Harvest Moon at the Rock of Dunamase

August 10, 2014  •  Leave a Comment

I haven’t blogged in while due to disgracefully letting life getting in the way of photography! But I have done a few shoots over the summer and I’ve lined up some posts on these.  This one is from near Port Laoise last Friday night. I was travelling back to Dublin with the family on a fine evening and we thought it would be good to stop somewhere interesting for a picnic. But where?  I’ve driven the road to and from Cork so many times - but always in too much of a rush to get know its interesting features.  Anyway herself suggested “that rock near Portlaoise??? “ Oh yes – the Rock of Dunamase – the ruins of a huge 12th century Norman castle and a far better spot  for our subs & pizza’s than the Midway car park!

Although it’s only 46m (151 feet) above the surrounding land, it provides spectacular views of the Central Plain of Ireland – I’ll show the best of these images in a future post.  As the sun set, however, I realised that the rising Moon  would be just behind the castle – as seen from the Ballycarroll road back to Junction 10 on the M7 motorway – even if  staying on for these shots would expend quite a few brownie points J. 001-Rock-of-Dunamase-JCoveney001-Rock-of-Dunamase-JCoveney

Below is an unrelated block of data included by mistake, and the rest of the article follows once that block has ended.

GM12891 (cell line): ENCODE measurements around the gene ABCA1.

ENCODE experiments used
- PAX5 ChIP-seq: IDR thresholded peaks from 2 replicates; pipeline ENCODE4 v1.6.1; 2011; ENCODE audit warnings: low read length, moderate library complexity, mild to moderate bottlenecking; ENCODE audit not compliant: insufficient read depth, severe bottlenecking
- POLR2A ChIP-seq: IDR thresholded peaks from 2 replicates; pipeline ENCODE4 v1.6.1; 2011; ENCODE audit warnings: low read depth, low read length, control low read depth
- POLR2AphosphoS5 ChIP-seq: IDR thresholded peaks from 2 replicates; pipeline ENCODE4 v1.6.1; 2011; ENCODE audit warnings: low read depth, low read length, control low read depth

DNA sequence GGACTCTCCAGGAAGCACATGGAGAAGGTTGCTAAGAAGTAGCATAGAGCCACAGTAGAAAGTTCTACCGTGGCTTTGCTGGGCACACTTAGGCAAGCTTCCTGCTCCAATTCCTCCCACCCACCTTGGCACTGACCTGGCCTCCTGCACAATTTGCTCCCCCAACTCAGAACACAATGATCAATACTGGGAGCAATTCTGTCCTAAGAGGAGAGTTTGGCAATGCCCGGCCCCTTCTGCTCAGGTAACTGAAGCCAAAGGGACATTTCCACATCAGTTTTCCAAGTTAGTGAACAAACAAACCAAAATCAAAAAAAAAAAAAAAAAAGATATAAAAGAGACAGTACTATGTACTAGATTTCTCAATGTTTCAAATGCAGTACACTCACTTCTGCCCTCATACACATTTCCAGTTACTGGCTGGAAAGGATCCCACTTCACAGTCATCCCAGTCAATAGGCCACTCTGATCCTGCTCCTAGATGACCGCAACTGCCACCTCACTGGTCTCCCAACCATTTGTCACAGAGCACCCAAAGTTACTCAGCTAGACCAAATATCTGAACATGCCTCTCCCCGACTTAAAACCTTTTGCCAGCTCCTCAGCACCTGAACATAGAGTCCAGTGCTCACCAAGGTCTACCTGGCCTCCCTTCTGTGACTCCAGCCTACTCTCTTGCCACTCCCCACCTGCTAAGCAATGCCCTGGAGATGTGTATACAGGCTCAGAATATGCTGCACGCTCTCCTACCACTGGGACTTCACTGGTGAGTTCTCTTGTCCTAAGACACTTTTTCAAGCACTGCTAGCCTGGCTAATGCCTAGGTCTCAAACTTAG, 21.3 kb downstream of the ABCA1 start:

The first shot is from the road itself and I took it with my Canon 70-200 f4 lens at 200mm for 1/25th of second at f11 and ISO 200 – and mounted on tripod.  The f11 aperture gave enough depth of field to get both the castle and the moon – some 363,000km (225,600 miles  from Earth at its nearest point – in focus.  It was taken about six minutes after sunset. This is the processed version that was shot in RAW. I was able to bring out the detail of the Moon and landscape using the almost HDR capabilities of Lightroom’s tonal controls. I also used the radial filter to further adjust the exposure of the Moon and enhance its face.  Compare it with the out-of-camera version!

002-Rock-of-Dunamase-JCoveney002-Rock-of-Dunamase-JCoveney

 

The second view was taken about 35 minutes later from the adjacent newly harvested cereal field. As the twilight progressed, the light dropped dramatically by about nine stops and the exposure was 15 seconds at f11 and ISO 200 at 38mm using the Canon 17-55mm f2.8 EFS lens.  By this stage, retaining detail in the Moon would result in the landscape being totally blacked out – so I don’t worry about blowing out the Moon and expose for the landscape. In fact, I like the starburst effect generated by the small aperture.

003-Rock-of-Dunamase-JCoveney003-Rock-of-Dunamase-JCoveney

It was certainly worth the stop at this spectacular setting. If Lord of the Rings had been shot in Ireland, if would have made a great location for Weathertop!


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